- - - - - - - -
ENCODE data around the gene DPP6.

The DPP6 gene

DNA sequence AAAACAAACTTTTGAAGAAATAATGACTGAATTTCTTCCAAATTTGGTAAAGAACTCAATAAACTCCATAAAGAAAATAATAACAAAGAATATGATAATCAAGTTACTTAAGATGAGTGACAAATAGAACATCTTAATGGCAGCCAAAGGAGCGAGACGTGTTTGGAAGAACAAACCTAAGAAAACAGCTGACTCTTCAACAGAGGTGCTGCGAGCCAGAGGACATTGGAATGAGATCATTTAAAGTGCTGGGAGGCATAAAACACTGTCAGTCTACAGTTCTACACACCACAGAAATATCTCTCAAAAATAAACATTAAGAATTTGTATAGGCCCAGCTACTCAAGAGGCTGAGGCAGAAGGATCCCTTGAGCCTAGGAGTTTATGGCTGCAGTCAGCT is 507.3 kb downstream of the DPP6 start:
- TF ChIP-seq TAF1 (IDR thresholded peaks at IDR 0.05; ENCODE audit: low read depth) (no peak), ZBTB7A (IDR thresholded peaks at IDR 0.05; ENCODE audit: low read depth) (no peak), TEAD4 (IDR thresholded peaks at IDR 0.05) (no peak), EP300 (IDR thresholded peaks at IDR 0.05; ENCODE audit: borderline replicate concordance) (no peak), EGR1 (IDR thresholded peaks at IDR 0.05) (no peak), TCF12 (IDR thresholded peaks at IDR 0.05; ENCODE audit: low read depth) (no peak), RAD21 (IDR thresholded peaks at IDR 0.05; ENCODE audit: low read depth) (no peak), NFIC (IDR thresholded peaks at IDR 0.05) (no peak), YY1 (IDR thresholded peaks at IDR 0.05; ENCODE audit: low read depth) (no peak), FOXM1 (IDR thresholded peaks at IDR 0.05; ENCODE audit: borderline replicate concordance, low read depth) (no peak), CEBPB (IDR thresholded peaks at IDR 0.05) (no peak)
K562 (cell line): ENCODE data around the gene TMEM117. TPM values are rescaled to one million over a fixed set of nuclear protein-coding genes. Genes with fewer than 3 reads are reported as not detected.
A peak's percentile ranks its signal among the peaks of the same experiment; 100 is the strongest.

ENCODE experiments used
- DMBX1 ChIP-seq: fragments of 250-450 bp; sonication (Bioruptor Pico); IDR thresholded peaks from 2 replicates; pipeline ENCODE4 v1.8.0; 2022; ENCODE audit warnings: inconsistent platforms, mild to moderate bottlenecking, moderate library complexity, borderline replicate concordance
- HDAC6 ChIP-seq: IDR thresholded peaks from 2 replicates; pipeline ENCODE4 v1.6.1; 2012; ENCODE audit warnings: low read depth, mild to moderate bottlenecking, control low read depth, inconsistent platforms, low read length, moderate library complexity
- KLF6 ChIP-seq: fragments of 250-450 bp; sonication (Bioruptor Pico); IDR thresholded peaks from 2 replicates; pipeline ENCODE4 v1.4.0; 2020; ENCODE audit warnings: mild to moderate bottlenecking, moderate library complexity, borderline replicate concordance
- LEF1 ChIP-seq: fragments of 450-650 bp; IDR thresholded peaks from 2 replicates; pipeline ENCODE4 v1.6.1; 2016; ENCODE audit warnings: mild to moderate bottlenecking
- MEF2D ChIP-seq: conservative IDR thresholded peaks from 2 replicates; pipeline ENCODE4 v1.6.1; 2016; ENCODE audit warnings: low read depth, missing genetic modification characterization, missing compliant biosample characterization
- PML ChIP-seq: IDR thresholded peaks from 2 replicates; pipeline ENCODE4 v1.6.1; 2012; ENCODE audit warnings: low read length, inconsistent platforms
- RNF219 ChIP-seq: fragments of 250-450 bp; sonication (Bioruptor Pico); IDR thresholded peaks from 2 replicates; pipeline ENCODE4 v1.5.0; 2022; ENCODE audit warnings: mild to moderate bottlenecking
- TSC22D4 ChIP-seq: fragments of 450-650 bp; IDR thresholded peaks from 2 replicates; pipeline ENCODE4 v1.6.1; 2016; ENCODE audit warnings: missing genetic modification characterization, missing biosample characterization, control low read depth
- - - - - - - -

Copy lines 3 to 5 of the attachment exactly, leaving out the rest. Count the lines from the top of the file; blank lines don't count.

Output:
DNA sequence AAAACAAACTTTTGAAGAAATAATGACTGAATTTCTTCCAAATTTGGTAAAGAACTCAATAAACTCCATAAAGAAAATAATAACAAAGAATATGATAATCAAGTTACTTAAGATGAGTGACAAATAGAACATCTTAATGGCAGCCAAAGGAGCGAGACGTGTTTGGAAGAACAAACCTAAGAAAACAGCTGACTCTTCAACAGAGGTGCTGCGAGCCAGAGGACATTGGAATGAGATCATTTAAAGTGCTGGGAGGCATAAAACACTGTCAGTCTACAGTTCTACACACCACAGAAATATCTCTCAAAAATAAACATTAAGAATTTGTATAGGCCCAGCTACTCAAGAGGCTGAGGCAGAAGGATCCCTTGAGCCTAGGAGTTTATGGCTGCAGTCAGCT is 507.3 kb downstream of the DPP6 start:
- TF ChIP-seq TAF1 (IDR thresholded peaks at IDR 0.05; ENCODE audit: low read depth) (no peak), ZBTB7A (IDR thresholded peaks at IDR 0.05; ENCODE audit: low read depth) (no peak), TEAD4 (IDR thresholded peaks at IDR 0.05) (no peak), EP300 (IDR thresholded peaks at IDR 0.05; ENCODE audit: borderline replicate concordance) (no peak), EGR1 (IDR thresholded peaks at IDR 0.05) (no peak), TCF12 (IDR thresholded peaks at IDR 0.05; ENCODE audit: low read depth) (no peak), RAD21 (IDR thresholded peaks at IDR 0.05; ENCODE audit: low read depth) (no peak), NFIC (IDR thresholded peaks at IDR 0.05) (no peak), YY1 (IDR thresholded peaks at IDR 0.05; ENCODE audit: low read depth) (no peak), FOXM1 (IDR thresholded peaks at IDR 0.05; ENCODE audit: borderline replicate concordance, low read depth) (no peak), CEBPB (IDR thresholded peaks at IDR 0.05) (no peak)
K562 (cell line): ENCODE data around the gene TMEM117. TPM values are rescaled to one million over a fixed set of nuclear protein-coding genes. Genes with fewer than 3 reads are reported as not detected.